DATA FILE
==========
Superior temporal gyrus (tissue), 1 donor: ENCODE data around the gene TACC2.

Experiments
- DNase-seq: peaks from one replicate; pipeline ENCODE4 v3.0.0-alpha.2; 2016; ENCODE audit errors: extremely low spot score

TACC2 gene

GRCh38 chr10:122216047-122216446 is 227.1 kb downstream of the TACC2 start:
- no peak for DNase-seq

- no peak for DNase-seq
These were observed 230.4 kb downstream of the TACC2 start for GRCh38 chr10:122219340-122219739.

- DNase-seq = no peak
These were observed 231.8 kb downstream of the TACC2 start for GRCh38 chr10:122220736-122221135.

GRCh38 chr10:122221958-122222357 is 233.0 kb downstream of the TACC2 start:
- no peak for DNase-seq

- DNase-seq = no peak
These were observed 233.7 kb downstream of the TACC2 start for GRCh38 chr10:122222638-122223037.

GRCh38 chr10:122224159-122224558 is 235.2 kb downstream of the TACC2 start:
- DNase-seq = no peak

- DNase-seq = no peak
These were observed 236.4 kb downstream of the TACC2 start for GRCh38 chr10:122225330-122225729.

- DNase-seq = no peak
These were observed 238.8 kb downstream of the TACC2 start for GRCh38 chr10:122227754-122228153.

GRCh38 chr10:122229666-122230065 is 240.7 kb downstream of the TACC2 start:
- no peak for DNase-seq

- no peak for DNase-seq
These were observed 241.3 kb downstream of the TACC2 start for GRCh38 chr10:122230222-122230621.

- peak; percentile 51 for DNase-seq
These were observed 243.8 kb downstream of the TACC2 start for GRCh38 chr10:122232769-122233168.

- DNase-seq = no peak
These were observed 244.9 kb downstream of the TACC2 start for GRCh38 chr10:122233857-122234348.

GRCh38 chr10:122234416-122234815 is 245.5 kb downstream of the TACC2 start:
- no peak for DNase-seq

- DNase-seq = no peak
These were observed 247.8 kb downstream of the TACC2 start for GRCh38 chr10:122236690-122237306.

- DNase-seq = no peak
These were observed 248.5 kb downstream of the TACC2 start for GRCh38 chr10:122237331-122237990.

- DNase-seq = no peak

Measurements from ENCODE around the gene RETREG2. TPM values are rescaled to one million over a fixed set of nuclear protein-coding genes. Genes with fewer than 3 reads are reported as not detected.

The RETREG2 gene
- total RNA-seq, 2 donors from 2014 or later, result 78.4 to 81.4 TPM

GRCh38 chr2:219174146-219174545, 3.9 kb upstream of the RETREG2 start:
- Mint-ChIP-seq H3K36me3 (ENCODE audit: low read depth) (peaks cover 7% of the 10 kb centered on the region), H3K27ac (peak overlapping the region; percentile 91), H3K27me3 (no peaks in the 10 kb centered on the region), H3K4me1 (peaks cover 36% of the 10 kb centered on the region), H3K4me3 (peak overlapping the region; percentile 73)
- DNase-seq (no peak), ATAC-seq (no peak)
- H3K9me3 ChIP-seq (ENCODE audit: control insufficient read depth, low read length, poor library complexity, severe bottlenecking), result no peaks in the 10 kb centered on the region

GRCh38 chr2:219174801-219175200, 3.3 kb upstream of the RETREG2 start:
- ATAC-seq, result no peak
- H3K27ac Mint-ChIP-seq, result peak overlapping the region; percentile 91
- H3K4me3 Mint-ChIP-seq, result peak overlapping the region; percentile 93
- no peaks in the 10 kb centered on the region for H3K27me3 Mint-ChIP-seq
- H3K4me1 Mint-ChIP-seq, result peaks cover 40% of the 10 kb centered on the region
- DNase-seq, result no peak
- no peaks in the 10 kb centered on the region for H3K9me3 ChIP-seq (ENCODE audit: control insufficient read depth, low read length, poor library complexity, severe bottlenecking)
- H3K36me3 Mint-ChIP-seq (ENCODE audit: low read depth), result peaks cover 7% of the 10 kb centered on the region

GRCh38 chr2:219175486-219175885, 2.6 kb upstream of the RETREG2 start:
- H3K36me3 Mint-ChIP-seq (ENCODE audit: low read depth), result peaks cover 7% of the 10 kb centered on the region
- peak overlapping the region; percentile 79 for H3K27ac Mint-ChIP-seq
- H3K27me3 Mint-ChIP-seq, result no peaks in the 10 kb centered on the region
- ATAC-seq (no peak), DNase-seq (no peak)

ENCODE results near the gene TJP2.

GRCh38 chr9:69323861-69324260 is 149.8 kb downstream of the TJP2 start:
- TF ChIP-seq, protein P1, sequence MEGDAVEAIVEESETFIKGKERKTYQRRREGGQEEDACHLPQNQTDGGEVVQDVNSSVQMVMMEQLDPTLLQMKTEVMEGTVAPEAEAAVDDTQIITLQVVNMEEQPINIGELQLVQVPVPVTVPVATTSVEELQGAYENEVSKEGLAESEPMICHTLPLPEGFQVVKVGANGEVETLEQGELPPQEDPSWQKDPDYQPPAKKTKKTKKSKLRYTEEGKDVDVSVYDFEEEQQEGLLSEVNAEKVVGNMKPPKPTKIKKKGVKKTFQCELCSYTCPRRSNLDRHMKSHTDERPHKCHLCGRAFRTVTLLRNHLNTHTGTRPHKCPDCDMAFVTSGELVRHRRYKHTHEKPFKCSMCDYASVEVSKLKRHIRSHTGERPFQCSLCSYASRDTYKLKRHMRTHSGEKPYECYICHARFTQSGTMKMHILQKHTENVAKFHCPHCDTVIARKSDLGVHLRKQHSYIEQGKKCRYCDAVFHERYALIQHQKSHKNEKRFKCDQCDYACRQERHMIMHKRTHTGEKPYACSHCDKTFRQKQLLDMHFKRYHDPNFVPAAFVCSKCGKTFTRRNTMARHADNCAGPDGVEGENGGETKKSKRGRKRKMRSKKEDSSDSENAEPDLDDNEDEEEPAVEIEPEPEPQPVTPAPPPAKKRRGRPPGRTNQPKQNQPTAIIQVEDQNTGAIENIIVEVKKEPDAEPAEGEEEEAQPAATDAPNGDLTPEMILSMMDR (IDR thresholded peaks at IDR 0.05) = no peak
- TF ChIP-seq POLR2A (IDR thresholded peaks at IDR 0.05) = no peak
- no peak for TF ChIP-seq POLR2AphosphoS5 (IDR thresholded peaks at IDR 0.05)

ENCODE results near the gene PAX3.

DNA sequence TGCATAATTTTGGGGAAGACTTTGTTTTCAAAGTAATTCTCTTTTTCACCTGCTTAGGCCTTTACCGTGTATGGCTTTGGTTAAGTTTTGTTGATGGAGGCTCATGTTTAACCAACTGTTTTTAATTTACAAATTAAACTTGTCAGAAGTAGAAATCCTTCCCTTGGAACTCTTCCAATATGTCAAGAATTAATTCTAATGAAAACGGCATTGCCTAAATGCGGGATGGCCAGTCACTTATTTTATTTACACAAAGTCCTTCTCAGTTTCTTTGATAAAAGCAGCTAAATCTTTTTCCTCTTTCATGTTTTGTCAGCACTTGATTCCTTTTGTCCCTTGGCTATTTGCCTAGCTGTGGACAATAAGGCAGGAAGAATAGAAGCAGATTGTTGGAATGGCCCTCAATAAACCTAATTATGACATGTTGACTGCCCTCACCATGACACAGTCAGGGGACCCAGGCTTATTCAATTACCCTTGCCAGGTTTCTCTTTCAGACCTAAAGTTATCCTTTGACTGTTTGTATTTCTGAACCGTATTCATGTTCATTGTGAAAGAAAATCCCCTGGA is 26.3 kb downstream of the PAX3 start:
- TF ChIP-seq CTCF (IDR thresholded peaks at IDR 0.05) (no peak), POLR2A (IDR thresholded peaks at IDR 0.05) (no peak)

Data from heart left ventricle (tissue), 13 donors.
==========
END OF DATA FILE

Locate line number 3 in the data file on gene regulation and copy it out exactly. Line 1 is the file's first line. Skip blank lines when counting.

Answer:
- DNase-seq: peaks from one replicate; pipeline ENCODE4 v3.0.0-alpha.2; 2016; ENCODE audit errors: extremely low spot score